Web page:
Though such medieval interrogation techniques as the ordeals by fire and water are now generally well-known (for example, commonly practiced in England), there was also in medieval and renaissance Germany something called “the bier test”. It involved “assembling a room full of witnesses, [and] the executioner and his assistant would force the accused or a group of suspects to approach the victim’s corpse on its stretcher and touch it. If the body bled or gave any other sign of guilt (apparent movement), the killer would supposedly be compelled to confess” [Harrington, Farrar, Straus and Giroux Publications, 2013: 56]. Cruel and sadistic torture methods are also mentioned, for example, something called the “Spanish boots” and the strappado technique. Some drastic punishments, such as bodily mutilations and certain forms of execution, slowly gave way to more “humane” punishments in Schmidt’s later life, including simple banishment, flogging and wearing visible signs of life-time humiliation. This brings to mind The Scarlett Letter [1850] by Nathaniel Hawthorne, a classic set in the 1600s America, where the main heroine was first publicly humiliated by standing on the scaffold for three hours and was then forced to wear a scarlet “A” for the rest of her life.

Execution with a sword, Cosmographia universalis (1552) by Sebastian Münster

The curious aspect for me was the parallels between the interrogation techniques used in Schmidt’s time and the present-day criminal justice practices. As in later periods of Schmidt’s life, today it is also the emotional/psychological pressure that drives the interrogation of suspects at police stations. Harrington writes: “the executioner relied more on emotional vulnerability and psychological pressure than on sheer physical coercion” [Harrington, 2013: 109]. This, of course, reminds of one of the most famous literary interrogations – that of Esmeralda in Victor Hugo’s classic set in the Middle Ages – Notre-Dame de Paris [1831]. There, the mere touch of a monstrous torture device on Esmeralda’s leg was more than enough for her to confess all the imaginary sins of this world. It was also surprising for me to discover a technique called “good executioner, bad executioner” practised in Schmidt’s time. This involved a practice whereby “the two men alternatively threatening and consoling a terrified suspect”, and I could not help but draw parallels with the present-day interrogation technique practised in the US called “bad cop, good cop”, where after a series of consoling and sympathetic messages from a “good” cop, the suspect is then faced with a “bad” cop, who threatens and intimidates. The confusion increases the stress, and this aids the suspect to confess sooner.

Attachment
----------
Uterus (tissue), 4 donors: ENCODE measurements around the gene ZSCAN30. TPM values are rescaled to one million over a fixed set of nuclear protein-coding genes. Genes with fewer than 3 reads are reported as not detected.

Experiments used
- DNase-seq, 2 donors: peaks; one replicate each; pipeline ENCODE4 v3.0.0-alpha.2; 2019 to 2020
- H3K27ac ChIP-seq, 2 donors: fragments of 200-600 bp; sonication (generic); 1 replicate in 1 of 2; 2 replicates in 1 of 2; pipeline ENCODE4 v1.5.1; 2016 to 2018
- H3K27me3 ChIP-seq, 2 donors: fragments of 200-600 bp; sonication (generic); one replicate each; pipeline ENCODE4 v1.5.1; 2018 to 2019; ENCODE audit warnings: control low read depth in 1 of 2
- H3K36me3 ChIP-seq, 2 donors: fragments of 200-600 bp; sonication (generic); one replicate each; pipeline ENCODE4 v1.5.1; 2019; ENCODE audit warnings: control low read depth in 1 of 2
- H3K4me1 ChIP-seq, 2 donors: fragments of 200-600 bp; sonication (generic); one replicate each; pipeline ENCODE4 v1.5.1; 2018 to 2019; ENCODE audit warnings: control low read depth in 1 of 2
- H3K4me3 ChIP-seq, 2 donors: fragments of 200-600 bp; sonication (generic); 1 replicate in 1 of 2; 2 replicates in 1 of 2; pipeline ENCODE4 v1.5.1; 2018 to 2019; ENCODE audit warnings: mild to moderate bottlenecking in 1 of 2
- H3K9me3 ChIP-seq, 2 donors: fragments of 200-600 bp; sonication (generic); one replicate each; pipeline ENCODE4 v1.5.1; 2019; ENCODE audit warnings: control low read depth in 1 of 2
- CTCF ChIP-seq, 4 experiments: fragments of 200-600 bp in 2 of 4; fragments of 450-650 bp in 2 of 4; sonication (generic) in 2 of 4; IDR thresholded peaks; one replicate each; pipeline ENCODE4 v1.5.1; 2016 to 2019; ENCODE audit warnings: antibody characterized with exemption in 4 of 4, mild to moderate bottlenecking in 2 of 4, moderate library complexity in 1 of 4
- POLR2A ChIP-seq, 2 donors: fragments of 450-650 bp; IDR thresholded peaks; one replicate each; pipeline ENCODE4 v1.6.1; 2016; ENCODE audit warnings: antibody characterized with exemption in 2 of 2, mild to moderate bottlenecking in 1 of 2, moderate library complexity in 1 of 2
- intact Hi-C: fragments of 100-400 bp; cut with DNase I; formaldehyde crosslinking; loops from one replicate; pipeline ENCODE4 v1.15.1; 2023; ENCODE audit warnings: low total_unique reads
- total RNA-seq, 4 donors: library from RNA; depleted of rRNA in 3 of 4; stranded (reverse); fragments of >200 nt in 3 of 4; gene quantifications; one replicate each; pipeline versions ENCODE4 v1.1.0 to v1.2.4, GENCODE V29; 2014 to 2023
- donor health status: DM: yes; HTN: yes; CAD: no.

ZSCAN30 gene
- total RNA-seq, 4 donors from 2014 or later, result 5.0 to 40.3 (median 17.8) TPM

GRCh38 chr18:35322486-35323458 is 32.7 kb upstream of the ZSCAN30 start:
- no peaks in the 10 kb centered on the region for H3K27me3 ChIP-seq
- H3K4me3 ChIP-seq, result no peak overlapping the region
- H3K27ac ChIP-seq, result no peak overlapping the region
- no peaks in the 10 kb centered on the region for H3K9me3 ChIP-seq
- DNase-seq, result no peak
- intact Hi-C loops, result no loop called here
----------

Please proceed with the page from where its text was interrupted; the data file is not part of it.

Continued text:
It was equally fascinating to read about the psychology and privately-held beliefs of the executioner. Franz Schmidt focused more in his diary on the crimes of his accused, rather than on his work, and he considered bandits, who attacked, tortured and murdered people during the night, to be the worst sinners who deserved the worst kinds of punishments. His career was long, and the first signs of his decline can only be seen in 1611, when he experienced the most dramatic execution ever – the botched execution of incestuous and adulterous Elisabeth Mechtlin. To the horror of the crowd, Schmidt decapitated the convict with three strokes, and more botched executions followed after that one.